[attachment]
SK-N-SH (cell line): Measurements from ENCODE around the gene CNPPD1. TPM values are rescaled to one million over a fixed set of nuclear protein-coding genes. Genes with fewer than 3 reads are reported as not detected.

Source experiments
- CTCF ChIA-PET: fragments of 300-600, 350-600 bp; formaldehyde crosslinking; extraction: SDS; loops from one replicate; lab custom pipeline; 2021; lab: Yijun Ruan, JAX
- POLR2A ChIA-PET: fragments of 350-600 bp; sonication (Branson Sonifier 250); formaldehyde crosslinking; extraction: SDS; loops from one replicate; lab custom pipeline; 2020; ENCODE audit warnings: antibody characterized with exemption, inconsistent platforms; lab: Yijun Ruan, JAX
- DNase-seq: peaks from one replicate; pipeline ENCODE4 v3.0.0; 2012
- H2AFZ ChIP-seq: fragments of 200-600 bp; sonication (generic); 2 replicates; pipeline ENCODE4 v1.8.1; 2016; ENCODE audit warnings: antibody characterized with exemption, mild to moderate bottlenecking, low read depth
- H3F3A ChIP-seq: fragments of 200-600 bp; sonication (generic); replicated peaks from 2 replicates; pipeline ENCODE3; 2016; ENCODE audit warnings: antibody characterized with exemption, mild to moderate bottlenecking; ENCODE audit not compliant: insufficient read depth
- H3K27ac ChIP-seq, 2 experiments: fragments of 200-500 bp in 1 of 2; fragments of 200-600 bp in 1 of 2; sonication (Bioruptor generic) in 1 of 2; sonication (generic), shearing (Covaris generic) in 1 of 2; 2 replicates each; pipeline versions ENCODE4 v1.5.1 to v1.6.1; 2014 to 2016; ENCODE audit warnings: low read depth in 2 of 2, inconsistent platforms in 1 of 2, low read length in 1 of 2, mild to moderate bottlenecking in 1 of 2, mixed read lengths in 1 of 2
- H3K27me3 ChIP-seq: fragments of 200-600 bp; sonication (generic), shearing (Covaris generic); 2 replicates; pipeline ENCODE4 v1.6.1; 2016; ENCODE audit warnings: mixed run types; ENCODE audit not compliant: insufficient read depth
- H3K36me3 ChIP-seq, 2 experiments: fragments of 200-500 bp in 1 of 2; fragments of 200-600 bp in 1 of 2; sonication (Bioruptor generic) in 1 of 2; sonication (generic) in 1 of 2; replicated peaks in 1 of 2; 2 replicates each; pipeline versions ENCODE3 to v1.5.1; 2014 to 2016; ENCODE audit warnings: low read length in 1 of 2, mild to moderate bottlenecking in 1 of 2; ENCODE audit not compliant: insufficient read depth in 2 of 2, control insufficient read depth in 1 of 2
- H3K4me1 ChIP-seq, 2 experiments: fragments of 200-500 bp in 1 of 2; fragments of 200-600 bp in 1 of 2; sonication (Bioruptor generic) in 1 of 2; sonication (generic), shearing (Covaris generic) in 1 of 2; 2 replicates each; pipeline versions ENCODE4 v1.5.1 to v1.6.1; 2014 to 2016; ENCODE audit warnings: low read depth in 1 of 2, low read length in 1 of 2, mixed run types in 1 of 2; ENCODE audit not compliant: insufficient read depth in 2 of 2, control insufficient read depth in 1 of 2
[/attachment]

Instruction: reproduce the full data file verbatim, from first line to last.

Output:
SK-N-SH (cell line): Measurements from ENCODE around the gene CNPPD1. TPM values are rescaled to one million over a fixed set of nuclear protein-coding genes. Genes with fewer than 3 reads are reported as not detected.

Source experiments
- CTCF ChIA-PET: fragments of 300-600, 350-600 bp; formaldehyde crosslinking; extraction: SDS; loops from one replicate; lab custom pipeline; 2021; lab: Yijun Ruan, JAX
- POLR2A ChIA-PET: fragments of 350-600 bp; sonication (Branson Sonifier 250); formaldehyde crosslinking; extraction: SDS; loops from one replicate; lab custom pipeline; 2020; ENCODE audit warnings: antibody characterized with exemption, inconsistent platforms; lab: Yijun Ruan, JAX
- DNase-seq: peaks from one replicate; pipeline ENCODE4 v3.0.0; 2012
- H2AFZ ChIP-seq: fragments of 200-600 bp; sonication (generic); 2 replicates; pipeline ENCODE4 v1.8.1; 2016; ENCODE audit warnings: antibody characterized with exemption, mild to moderate bottlenecking, low read depth
- H3F3A ChIP-seq: fragments of 200-600 bp; sonication (generic); replicated peaks from 2 replicates; pipeline ENCODE3; 2016; ENCODE audit warnings: antibody characterized with exemption, mild to moderate bottlenecking; ENCODE audit not compliant: insufficient read depth
- H3K27ac ChIP-seq, 2 experiments: fragments of 200-500 bp in 1 of 2; fragments of 200-600 bp in 1 of 2; sonication (Bioruptor generic) in 1 of 2; sonication (generic), shearing (Covaris generic) in 1 of 2; 2 replicates each; pipeline versions ENCODE4 v1.5.1 to v1.6.1; 2014 to 2016; ENCODE audit warnings: low read depth in 2 of 2, inconsistent platforms in 1 of 2, low read length in 1 of 2, mild to moderate bottlenecking in 1 of 2, mixed read lengths in 1 of 2
- H3K27me3 ChIP-seq: fragments of 200-600 bp; sonication (generic), shearing (Covaris generic); 2 replicates; pipeline ENCODE4 v1.6.1; 2016; ENCODE audit warnings: mixed run types; ENCODE audit not compliant: insufficient read depth
- H3K36me3 ChIP-seq, 2 experiments: fragments of 200-500 bp in 1 of 2; fragments of 200-600 bp in 1 of 2; sonication (Bioruptor generic) in 1 of 2; sonication (generic) in 1 of 2; replicated peaks in 1 of 2; 2 replicates each; pipeline versions ENCODE3 to v1.5.1; 2014 to 2016; ENCODE audit warnings: low read length in 1 of 2, mild to moderate bottlenecking in 1 of 2; ENCODE audit not compliant: insufficient read depth in 2 of 2, control insufficient read depth in 1 of 2
- H3K4me1 ChIP-seq, 2 experiments: fragments of 200-500 bp in 1 of 2; fragments of 200-600 bp in 1 of 2; sonication (Bioruptor generic) in 1 of 2; sonication (generic), shearing (Covaris generic) in 1 of 2; 2 replicates each; pipeline versions ENCODE4 v1.5.1 to v1.6.1; 2014 to 2016; ENCODE audit warnings: low read depth in 1 of 2, low read length in 1 of 2, mixed run types in 1 of 2; ENCODE audit not compliant: insufficient read depth in 2 of 2, control insufficient read depth in 1 of 2